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Bring Life Back To Literature — Dr. Babasaheb Ambedkar

Bring Life Back To Literature — Dr. Babasaheb Ambedkar

Akshay Gujar

Babasaheb Ambedkar was a voracious reader, and his writings have always been empowering for the downtrodden and enlightening for the country. In my opinion, literature has immense power. It can be oppressive in nature and also be liberating. In a country like India, knowledge production rights were confined to Brahmins and not to other Varnas, Shudras, or Untouchables. Therefore, whatever literature has been produced has been in service of an oppressive class, not the ostracized groups. Babasaheb contextualized literature in the Indian context, requesting that literature be given new life for the newly liberated country which is in need of integration and brotherhood. According to him, “Literature should be illuminating and writing should be intellectually convincing.” In the following excerpt, he emphasized the importance of literature. Babasaheb also had several expectations from the literary artist. Literary artists are a key element of society with prodigious responsibilities.


Bring Life Back To Literature — Dr. Babasaheb Ambedkar

Literature is not created today to help the progress of society and the nation. In our newly freed country, we are in absolute need of integration and brotherhood. This should be the kernel of our national vision. Without that, no collective strength can be created. So it is literature that has to formulate the tenets of the humanities. Therefore, a big wave of revolution should spurt out from all areas of literature.

Sarvepee sukhinna santu |

Sarvesantuniramaya ||

has been uttered appropriately but mostly without any life, conviction, or desire for realization. Today, the peaks of literature are coming more and more under a cloud. We have a harvest that looks rich but is infested with evil. Our hunger for wisdom remains unsatisfied, and we remain famished. It is our right to have food for our minds. Literature with vitality and the vigorous experience of life is what we are crying for. Keats had said:

“Heard melodies are sweet, but those unheard are sweeter”. We should feel that the sweetness we are tasting was never tasted before.

Aatavishwatmakedeve |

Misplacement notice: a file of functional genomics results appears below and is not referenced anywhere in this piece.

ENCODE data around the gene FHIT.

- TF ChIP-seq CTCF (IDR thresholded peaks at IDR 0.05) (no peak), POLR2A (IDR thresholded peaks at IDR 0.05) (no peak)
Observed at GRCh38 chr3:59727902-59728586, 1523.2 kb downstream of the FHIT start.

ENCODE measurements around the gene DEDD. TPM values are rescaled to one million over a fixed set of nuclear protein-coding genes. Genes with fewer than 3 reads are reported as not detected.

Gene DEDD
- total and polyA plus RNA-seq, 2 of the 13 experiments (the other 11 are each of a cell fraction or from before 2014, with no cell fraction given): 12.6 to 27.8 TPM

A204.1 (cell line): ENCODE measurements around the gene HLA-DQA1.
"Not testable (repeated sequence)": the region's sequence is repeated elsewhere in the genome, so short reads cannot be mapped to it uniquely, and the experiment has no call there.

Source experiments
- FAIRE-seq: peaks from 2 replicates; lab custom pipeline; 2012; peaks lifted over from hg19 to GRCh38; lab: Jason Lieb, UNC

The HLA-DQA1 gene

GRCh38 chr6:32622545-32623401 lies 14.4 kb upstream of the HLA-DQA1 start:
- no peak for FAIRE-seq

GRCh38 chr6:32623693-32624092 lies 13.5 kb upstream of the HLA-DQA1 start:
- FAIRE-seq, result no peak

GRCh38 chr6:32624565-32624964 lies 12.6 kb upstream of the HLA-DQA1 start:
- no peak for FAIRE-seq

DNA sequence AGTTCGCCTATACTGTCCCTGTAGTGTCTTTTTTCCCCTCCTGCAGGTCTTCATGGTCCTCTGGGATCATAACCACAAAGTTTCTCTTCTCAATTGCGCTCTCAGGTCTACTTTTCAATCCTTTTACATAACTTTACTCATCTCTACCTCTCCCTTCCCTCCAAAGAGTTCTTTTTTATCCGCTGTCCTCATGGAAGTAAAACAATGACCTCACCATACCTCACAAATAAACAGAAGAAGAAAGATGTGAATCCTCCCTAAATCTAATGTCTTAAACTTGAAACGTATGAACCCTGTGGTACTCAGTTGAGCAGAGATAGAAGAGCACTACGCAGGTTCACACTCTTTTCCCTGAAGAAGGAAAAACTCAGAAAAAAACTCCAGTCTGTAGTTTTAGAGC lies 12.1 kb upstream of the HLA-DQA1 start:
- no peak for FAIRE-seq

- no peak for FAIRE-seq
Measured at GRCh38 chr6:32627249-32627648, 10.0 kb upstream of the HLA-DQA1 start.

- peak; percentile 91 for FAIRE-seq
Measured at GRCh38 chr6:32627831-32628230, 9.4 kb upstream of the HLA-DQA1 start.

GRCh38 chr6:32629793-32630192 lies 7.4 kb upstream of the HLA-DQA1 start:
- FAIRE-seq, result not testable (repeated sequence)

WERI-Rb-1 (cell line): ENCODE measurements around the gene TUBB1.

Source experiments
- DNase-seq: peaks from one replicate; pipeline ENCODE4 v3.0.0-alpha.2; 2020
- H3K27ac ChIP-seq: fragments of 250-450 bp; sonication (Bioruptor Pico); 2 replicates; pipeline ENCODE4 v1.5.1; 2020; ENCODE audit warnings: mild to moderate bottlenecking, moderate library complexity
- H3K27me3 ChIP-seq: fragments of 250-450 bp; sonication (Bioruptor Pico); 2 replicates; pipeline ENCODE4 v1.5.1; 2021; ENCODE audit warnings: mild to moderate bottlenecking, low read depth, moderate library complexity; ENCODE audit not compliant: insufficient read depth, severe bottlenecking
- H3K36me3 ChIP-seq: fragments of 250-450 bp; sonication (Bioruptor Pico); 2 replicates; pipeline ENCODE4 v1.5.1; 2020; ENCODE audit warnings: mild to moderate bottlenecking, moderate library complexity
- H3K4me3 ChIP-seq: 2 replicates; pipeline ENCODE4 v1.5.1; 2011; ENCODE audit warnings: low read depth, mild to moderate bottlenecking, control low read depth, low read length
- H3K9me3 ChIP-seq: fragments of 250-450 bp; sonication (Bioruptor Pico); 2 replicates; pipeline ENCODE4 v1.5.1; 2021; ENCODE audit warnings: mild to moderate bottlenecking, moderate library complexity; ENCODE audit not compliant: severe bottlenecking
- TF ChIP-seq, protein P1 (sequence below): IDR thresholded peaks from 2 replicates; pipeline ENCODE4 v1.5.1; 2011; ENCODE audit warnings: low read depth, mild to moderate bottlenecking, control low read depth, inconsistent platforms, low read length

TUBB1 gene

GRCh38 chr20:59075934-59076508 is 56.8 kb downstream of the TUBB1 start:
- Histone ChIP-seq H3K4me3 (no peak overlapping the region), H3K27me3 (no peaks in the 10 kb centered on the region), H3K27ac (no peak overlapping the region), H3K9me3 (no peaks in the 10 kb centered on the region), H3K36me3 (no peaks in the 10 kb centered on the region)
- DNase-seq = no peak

Yenevaagayadnyetoshawe |

Toshonimajdyave |

Pasayadaan he |

Dnyaneshwar Maharaj was quite right when he said, “The oblation of my speech should please the universal spirit, and He should grant me benediction.” He has defined benediction further by saying, “More, more, and more the benefit wealth of this book of mine should bring about the happiness of all beings in its completeness.” This benediction should manifest itself in our literature.

We have completely lost interest in the realities of our lives and in our social duties and cultural traditions. If for a moment we look within, we will realise how our values of life as well as the rooms of our culture are disfigured, and the charred picture is one of horror. We would realise how, in our literature, we are rolling down the slope to decline and decay. Consequently, we should immediately be alert and preserve our social and cultural values with love. Literature should be illuminating, and writing should be intellectually convincing. In the story that makes up your novels, Sita always crosses the prohibited circle drawn by Lakshman. Draupadi is disrobed perpetually in Duryodhan’s Court, and Dushyanta does not show any recognition of Shakuntala. She is forced into the woods.

Therefore, I earnestly request that literary artists create sublime values for life and culture. Do not be narrow and limited in your goals. Reach for wider horizons. Do not talk within closed walls. Let your voice come to the vastest fields of life. Do not imprison literature to your personal problems. Dispel the dense darkness of the countryside with the searchlight of your creativity. We have a very big world of outcastes and downtrodden human beings. A literary artist cannot ignore them. Their agony and their suffering should leap into your imagination, and then let your writing elevate them. That will be the beginning of the new literature of a true human age.

(Translated from Marathi)

Source: Siddharth College Magazine 1983-84, People’s Education Society, Bombay.


  • Akshay Gujar is a student of M.A Social Work in Dalit & Tribal Studies & Action, TISS)
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